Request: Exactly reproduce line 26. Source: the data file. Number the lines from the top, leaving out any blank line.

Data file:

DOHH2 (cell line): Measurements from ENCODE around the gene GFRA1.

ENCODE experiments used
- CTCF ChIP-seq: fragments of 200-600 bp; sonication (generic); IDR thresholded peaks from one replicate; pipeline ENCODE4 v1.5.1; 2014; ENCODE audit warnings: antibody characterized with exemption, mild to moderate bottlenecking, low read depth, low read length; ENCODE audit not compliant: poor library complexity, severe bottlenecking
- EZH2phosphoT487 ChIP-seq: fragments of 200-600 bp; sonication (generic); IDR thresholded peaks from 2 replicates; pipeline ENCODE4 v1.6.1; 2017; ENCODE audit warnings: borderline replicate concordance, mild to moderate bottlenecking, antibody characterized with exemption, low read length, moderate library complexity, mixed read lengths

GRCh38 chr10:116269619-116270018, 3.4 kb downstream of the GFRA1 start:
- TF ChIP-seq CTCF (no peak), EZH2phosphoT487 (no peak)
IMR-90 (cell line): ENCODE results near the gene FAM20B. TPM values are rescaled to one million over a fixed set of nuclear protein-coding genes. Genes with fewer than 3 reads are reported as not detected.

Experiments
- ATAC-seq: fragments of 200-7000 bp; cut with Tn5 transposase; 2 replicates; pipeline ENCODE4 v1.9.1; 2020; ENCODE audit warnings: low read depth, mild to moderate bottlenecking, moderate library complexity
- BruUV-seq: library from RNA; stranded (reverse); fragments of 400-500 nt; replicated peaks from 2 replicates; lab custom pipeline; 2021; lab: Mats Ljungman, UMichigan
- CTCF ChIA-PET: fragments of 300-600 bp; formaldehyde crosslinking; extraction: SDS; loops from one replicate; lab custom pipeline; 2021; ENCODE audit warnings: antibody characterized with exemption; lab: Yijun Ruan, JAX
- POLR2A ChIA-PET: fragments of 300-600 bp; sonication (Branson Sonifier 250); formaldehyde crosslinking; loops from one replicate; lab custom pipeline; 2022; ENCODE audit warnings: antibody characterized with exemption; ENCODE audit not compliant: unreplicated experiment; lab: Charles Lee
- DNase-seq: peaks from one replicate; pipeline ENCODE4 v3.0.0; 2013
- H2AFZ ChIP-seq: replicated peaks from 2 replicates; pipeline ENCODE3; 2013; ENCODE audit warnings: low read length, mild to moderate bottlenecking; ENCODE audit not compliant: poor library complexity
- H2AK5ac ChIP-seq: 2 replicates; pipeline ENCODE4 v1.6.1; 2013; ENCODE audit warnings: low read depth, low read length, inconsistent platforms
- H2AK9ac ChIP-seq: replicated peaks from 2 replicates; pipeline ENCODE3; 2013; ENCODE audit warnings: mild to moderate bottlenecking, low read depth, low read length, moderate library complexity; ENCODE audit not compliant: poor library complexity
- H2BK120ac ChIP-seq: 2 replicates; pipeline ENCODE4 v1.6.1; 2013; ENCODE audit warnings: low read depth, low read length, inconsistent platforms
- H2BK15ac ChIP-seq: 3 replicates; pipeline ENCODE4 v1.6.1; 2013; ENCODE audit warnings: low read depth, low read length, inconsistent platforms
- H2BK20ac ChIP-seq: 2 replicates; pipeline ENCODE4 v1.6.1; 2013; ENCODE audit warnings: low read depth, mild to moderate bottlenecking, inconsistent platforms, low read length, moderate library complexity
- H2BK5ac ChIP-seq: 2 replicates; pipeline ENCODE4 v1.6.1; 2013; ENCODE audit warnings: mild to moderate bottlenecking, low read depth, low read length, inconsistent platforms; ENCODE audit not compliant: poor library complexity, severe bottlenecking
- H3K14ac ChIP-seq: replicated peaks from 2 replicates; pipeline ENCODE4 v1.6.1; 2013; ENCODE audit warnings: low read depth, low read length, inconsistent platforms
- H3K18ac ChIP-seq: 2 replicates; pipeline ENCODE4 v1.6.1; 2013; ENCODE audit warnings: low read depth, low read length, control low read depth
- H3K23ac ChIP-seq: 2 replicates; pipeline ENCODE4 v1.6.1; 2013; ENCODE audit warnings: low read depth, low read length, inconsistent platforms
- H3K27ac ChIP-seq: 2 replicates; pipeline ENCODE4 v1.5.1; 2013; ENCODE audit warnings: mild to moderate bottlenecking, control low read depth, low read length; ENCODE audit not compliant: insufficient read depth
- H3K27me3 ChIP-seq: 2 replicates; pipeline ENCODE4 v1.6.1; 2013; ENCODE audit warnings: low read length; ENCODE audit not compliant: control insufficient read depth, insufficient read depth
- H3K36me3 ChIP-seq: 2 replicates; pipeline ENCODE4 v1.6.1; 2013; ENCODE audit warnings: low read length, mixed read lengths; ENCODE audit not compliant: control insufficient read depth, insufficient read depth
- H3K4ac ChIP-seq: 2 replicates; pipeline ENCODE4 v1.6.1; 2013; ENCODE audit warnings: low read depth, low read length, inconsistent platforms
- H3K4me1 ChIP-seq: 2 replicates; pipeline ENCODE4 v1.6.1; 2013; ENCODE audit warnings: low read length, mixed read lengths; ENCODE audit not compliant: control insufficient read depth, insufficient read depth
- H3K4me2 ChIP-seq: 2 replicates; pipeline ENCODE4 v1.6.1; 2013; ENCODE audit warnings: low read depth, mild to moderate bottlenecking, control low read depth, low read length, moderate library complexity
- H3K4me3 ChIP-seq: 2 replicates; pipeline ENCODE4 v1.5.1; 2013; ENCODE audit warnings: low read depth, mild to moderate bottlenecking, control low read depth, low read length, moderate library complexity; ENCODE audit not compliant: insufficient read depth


- H3K36me3 ChIP-seq: 2 replicates; pipeline ENCODE4 v1.6.1; 2013; ENCODE audit warnings: low read length, mixed read lengths; ENCODE audit not compliant: control insufficient read depth, insufficient read depth